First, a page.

Hiems - "Worship or Die" (CD)
"Worship or Die" track listing:
1. Worship or Die (1:37)
2. I (7:00)
3. Scum Destroyer (5:48)
4. W.O.F. (8:04)
5. Adventum (1:04)
6. Bringer of Light (7:26)
7. Wounds Just Death Can Heal (6:46)
8. Hiems (10:55)
9. 2909979 (2:00)
10. Race With the Devil (3:39)
Reviewed by xFiruath on January 29, 2010
One-man metal bands are a perfect fit for the rebellion and strong themes of individualism that instigated black metal and have continued to pervade its every move. Hiems was birthed by Algol of Italian act Forgotten Tomb, and his second album, “Worship or Die,” has an eclectic and professional feel that flies in the face of what can usually be expected from unknown solo bands. The album is a lofty experiment into the depths of black metal, and one that definitely could be considered a success, even if it does come up shy of masterpiece status.
The foundation of the album is laid in late ‘90s style black metal in the vein of Old Man’s Child, and the similarities really come into the forefront when harsh filters are applied to the vocals. Lyrically and thematically “Worship or Die” follows the standard themes of misanthropy and refusing to succumb to conformity and religion. That basic foundation is only the beginning though, as the songs build up into something completely different.
For the most part, the disc hovers just outside the boundaries of melodic metal. The music keeps up a heavy barrage that is tempered by stylistic symphonic touches, leading bass lines, and an incredibly focused production. Each song is generally multi-faceted and goes deeper than the customary freezing cold black metal battering. Small touches like the cymbal-heavy drumming make the songs flow instead of assault the senses.
One of the album’s highlights occurs in “W.O.F.,” which uses a series of clean and low chants that shift quickly back into the black metal growl. The simple variation creates a menacing sound that isn’t often heard. As soon as the growls die down the track combines a repeating and building guitar riff with some synth effects to create an impression of rotation and movement.
“Worship or Die” makes a sudden turn on “Wounds Just Death Can Heal” towards black ‘n roll, throwing less extreme forms of rock into the mix. “Hiems” follows suit, using heavy guitars and gargled vocals in a completely rock and doom oriented way. The song switches back to black metal atmosphere part way through with a raining sound effect, and then shifts again into doom and slightly more melodic territory before returning full circle. For his final trick, Algol channels some Opeth and adds in some ‘70s prog rock style organ sounds towards the end of the track. The sound is amazing and actually fits the song in a completely unexpected way, but it also leaves the impression that the entire album could have been much better if that sort of sound was worked into other songs as well.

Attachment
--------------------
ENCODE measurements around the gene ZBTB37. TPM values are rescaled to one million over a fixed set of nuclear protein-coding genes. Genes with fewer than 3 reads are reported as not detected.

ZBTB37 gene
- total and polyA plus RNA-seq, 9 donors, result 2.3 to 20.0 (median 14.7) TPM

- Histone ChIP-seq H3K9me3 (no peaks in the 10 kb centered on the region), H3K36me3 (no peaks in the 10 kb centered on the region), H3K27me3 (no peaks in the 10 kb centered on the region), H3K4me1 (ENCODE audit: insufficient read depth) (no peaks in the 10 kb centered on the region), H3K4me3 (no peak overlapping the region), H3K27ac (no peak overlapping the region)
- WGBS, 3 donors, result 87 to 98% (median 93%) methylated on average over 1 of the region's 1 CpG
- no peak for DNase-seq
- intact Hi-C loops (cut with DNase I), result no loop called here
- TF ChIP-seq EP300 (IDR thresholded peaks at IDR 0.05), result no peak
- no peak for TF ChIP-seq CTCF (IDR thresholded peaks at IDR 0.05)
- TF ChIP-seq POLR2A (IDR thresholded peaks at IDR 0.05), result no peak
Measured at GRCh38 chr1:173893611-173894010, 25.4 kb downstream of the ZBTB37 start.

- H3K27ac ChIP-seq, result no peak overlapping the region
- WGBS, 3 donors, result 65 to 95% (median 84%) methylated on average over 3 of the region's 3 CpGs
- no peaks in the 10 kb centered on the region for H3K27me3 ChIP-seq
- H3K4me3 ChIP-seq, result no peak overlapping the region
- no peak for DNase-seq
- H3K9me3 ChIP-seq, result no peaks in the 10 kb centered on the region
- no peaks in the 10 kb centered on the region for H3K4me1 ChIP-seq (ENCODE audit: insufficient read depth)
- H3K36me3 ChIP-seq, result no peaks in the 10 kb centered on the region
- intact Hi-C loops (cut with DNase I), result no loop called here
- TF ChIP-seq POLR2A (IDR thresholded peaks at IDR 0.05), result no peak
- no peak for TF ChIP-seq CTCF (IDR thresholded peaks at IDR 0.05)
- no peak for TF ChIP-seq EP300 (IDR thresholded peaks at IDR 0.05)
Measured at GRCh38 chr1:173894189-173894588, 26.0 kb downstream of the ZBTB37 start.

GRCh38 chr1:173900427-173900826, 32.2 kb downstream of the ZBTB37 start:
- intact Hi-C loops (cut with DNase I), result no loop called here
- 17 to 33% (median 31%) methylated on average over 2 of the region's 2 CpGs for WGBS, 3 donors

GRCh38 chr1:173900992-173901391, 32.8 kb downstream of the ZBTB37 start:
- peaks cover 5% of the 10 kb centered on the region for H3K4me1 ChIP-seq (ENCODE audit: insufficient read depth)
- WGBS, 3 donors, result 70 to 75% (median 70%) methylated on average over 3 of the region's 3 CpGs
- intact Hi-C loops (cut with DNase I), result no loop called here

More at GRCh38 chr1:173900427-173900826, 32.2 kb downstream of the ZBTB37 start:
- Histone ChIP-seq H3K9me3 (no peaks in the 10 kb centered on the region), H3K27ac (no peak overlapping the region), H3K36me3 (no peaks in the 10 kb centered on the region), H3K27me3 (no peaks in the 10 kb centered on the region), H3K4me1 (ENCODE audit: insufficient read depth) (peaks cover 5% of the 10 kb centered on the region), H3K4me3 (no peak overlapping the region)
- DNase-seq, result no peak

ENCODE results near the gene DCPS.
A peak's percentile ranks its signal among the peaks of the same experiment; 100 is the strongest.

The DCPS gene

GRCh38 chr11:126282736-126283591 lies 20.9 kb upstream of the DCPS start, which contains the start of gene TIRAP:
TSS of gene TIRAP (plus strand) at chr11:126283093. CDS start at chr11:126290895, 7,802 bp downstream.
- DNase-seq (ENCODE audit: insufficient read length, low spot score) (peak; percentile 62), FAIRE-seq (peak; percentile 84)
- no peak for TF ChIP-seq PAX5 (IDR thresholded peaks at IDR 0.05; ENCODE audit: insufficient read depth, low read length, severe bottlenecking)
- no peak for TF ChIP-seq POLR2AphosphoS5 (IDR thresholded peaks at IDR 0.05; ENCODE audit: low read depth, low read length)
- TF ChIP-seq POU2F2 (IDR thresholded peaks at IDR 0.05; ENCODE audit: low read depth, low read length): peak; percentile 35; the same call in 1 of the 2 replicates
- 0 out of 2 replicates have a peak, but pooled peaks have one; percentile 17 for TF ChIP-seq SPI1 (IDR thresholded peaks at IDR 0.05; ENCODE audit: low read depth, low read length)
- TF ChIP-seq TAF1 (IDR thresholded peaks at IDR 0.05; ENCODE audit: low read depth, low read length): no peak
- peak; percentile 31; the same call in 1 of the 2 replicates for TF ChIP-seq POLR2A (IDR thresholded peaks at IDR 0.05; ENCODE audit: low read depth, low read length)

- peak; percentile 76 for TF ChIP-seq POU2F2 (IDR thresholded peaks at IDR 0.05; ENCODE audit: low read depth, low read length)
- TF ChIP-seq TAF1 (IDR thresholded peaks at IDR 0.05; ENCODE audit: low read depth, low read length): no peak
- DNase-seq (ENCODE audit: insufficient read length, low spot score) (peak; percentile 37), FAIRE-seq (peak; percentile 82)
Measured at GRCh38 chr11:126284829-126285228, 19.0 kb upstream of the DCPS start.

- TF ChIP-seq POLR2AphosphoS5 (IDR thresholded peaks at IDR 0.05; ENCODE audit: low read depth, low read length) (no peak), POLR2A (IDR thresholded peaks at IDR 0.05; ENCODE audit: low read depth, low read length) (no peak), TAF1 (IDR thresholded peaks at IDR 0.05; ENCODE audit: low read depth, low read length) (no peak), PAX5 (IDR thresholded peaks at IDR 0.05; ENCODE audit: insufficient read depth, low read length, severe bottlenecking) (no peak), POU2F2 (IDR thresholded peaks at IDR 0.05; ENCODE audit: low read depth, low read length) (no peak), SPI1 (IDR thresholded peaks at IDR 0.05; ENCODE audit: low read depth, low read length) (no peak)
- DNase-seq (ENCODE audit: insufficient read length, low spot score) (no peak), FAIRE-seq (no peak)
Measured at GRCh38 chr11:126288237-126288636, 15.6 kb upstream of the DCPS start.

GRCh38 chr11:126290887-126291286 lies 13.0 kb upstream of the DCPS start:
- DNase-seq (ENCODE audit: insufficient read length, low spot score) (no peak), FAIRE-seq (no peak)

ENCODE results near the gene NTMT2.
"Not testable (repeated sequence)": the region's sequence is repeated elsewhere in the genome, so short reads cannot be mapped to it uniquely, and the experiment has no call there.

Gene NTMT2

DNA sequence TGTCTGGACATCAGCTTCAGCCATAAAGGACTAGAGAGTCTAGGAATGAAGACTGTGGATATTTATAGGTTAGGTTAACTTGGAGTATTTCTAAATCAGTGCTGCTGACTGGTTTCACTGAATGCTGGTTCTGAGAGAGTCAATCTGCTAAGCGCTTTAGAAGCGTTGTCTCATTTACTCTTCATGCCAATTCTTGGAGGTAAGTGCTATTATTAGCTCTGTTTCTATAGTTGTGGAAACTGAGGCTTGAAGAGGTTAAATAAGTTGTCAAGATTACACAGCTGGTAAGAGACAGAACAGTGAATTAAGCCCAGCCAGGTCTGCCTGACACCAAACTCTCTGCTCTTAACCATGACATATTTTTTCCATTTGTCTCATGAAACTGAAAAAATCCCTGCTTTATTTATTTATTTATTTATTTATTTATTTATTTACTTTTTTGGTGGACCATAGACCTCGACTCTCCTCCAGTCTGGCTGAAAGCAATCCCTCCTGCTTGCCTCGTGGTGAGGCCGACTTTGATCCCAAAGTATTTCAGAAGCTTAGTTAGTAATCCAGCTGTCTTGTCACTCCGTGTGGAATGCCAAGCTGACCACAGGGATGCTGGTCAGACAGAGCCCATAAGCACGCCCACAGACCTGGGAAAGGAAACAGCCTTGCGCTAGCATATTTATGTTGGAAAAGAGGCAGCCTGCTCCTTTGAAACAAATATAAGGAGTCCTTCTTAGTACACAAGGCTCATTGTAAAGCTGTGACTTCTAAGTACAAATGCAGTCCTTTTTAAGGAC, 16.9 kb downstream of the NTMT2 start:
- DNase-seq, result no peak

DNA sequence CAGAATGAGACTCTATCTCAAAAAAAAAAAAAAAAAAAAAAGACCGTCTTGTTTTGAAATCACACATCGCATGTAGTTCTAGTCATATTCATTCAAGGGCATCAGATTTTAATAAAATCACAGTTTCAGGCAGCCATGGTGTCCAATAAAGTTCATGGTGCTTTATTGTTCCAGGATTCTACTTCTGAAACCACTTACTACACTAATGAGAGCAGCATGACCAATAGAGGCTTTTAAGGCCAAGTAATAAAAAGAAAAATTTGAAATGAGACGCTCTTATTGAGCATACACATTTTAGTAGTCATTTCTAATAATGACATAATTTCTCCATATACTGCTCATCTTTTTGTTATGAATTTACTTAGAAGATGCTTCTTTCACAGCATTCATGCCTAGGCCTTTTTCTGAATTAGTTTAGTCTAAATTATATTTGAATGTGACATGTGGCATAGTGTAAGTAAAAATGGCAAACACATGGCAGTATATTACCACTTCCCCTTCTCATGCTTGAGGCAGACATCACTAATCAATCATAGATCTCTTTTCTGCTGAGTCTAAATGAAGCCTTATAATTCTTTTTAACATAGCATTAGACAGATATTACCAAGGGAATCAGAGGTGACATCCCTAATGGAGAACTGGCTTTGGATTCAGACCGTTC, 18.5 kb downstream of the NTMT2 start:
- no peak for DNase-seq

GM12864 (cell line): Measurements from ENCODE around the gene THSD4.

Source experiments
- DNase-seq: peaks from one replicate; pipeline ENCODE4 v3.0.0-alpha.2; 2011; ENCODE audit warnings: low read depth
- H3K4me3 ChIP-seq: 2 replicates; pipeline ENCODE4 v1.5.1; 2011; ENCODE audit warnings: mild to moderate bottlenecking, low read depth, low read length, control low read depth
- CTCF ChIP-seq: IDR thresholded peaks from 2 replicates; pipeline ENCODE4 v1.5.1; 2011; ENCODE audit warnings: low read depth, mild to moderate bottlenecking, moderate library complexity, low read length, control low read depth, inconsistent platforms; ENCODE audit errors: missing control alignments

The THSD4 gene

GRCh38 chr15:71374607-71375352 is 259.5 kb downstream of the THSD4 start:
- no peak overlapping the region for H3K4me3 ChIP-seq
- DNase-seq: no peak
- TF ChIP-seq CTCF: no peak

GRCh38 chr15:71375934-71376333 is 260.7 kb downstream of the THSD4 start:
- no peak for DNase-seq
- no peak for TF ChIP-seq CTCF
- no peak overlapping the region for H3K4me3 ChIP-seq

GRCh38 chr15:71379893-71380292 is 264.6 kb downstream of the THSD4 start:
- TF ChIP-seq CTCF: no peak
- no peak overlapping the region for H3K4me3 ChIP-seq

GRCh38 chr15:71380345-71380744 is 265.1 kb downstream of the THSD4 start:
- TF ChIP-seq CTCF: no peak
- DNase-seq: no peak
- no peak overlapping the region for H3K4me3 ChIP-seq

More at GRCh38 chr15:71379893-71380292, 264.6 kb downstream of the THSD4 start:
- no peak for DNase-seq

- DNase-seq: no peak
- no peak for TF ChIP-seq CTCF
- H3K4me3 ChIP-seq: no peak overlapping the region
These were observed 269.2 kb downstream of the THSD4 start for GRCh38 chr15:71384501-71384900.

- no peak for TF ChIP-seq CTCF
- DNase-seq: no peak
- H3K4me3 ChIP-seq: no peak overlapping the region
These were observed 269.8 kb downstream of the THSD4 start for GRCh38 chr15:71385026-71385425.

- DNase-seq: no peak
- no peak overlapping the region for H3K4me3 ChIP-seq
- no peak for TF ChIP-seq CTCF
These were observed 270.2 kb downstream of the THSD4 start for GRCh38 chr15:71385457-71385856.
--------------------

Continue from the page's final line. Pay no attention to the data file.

Even though the music avoids the low end production and repetitive guitar work common to many black metal bands, there is still a vague sense of repetition throughout the album. The problem is mainly fostered by the long track lengths. Although there are noticeable changes in pace, there just simply isn’t enough variation present to warrant songs that pass the eight and ten minute marks. The melodic interludes of the title track and “Adventum” also fall into the mediocre category, and could have been left out without actually losing anything.
“Worship or Die” doesn’t destroy any musical boundaries, but it puts up a remarkably valiant effort and even comes close to success. It must also be given credit for making the bass a focal point in a genre that is actively antagonist towards its bassist population. Unfortunately there are just enough cast off leftovers from the dredges of recycled black metal to make the album fall slightly short of a title like “progressive.” The excellent production and interesting take on a tired genre is impressive, however, and worth hearing by anyone who likes doom, rock, or black metal.
Highs: Cool black 'n roll feel, great production, interesting twists towards the end.
Lows: Has an overall feel of repetition as the songs are just slightly too long, the organ towards the end would have been great in other songs as well.
Bottom line: High end solo black metal that takes a few interesting turns into black 'n roll territory.
Get more info including news, reviews, interviews, links, etc. on our Hiems band page.